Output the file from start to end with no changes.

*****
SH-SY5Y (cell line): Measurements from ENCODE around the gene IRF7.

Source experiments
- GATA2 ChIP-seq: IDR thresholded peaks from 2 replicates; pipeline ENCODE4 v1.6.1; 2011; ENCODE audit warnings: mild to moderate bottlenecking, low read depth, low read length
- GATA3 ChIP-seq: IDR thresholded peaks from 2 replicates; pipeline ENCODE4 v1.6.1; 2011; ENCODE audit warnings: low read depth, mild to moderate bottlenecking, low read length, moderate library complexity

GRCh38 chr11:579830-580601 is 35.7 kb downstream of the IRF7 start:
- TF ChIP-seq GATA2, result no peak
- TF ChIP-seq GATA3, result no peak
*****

SH-SY5Y (cell line): Measurements from ENCODE around the gene IRF7.

Source experiments
- GATA2 ChIP-seq: IDR thresholded peaks from 2 replicates; pipeline ENCODE4 v1.6.1; 2011; ENCODE audit warnings: mild to moderate bottlenecking, low read depth, low read length
- GATA3 ChIP-seq: IDR thresholded peaks from 2 replicates; pipeline ENCODE4 v1.6.1; 2011; ENCODE audit warnings: low read depth, mild to moderate bottlenecking, low read length, moderate library complexity

GRCh38 chr11:579830-580601 is 35.7 kb downstream of the IRF7 start:
- TF ChIP-seq GATA2, result no peak
- TF ChIP-seq GATA3, result no peak